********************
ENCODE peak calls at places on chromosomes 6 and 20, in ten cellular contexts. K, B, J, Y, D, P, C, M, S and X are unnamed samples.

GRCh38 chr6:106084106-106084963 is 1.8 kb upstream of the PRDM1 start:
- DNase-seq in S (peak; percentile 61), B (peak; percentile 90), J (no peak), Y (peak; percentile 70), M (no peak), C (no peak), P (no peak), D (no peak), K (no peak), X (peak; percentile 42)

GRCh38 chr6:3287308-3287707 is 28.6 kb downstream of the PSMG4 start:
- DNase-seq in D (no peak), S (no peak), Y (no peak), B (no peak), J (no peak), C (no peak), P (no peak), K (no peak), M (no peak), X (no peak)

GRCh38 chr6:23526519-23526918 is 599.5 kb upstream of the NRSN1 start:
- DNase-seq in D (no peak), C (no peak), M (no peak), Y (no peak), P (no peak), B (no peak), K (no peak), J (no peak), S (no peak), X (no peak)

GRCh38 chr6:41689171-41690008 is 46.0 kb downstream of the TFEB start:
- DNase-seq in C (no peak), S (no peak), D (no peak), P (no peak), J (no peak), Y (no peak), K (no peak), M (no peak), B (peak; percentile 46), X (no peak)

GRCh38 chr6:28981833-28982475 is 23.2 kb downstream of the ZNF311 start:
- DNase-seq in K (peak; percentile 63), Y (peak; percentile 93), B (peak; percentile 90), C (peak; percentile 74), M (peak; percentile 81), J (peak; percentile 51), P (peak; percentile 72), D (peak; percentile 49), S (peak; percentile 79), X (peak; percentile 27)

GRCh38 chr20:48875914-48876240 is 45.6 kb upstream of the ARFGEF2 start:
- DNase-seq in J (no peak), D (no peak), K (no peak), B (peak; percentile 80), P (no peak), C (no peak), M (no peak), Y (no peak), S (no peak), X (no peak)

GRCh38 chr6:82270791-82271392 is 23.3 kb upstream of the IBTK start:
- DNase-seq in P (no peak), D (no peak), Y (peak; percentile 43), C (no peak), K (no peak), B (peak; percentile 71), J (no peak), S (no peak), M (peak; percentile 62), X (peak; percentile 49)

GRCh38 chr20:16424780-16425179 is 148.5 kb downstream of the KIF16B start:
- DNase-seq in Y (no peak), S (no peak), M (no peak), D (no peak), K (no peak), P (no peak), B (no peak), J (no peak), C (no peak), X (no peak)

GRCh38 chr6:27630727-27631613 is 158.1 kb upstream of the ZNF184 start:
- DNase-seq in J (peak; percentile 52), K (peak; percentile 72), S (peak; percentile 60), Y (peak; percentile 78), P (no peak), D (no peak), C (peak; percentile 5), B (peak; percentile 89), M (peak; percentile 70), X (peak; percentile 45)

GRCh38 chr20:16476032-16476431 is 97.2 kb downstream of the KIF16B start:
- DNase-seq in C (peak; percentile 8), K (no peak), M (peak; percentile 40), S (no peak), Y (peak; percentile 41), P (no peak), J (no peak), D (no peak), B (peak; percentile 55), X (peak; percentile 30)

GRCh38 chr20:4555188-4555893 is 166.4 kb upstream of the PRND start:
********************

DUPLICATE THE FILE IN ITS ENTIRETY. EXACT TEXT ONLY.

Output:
ENCODE peak calls at places on chromosomes 6 and 20, in ten cellular contexts. K, B, J, Y, D, P, C, M, S and X are unnamed samples.

GRCh38 chr6:106084106-106084963 is 1.8 kb upstream of the PRDM1 start:
- DNase-seq in S (peak; percentile 61), B (peak; percentile 90), J (no peak), Y (peak; percentile 70), M (no peak), C (no peak), P (no peak), D (no peak), K (no peak), X (peak; percentile 42)

GRCh38 chr6:3287308-3287707 is 28.6 kb downstream of the PSMG4 start:
- DNase-seq in D (no peak), S (no peak), Y (no peak), B (no peak), J (no peak), C (no peak), P (no peak), K (no peak), M (no peak), X (no peak)

GRCh38 chr6:23526519-23526918 is 599.5 kb upstream of the NRSN1 start:
- DNase-seq in D (no peak), C (no peak), M (no peak), Y (no peak), P (no peak), B (no peak), K (no peak), J (no peak), S (no peak), X (no peak)

GRCh38 chr6:41689171-41690008 is 46.0 kb downstream of the TFEB start:
- DNase-seq in C (no peak), S (no peak), D (no peak), P (no peak), J (no peak), Y (no peak), K (no peak), M (no peak), B (peak; percentile 46), X (no peak)

GRCh38 chr6:28981833-28982475 is 23.2 kb downstream of the ZNF311 start:
- DNase-seq in K (peak; percentile 63), Y (peak; percentile 93), B (peak; percentile 90), C (peak; percentile 74), M (peak; percentile 81), J (peak; percentile 51), P (peak; percentile 72), D (peak; percentile 49), S (peak; percentile 79), X (peak; percentile 27)

GRCh38 chr20:48875914-48876240 is 45.6 kb upstream of the ARFGEF2 start:
- DNase-seq in J (no peak), D (no peak), K (no peak), B (peak; percentile 80), P (no peak), C (no peak), M (no peak), Y (no peak), S (no peak), X (no peak)

GRCh38 chr6:82270791-82271392 is 23.3 kb upstream of the IBTK start:
- DNase-seq in P (no peak), D (no peak), Y (peak; percentile 43), C (no peak), K (no peak), B (peak; percentile 71), J (no peak), S (no peak), M (peak; percentile 62), X (peak; percentile 49)

GRCh38 chr20:16424780-16425179 is 148.5 kb downstream of the KIF16B start:
- DNase-seq in Y (no peak), S (no peak), M (no peak), D (no peak), K (no peak), P (no peak), B (no peak), J (no peak), C (no peak), X (no peak)

GRCh38 chr6:27630727-27631613 is 158.1 kb upstream of the ZNF184 start:
- DNase-seq in J (peak; percentile 52), K (peak; percentile 72), S (peak; percentile 60), Y (peak; percentile 78), P (no peak), D (no peak), C (peak; percentile 5), B (peak; percentile 89), M (peak; percentile 70), X (peak; percentile 45)

GRCh38 chr20:16476032-16476431 is 97.2 kb downstream of the KIF16B start:
- DNase-seq in C (peak; percentile 8), K (no peak), M (peak; percentile 40), S (no peak), Y (peak; percentile 41), P (no peak), J (no peak), D (no peak), B (peak; percentile 55), X (peak; percentile 30)

GRCh38 chr20:4555188-4555893 is 166.4 kb upstream of the PRND start: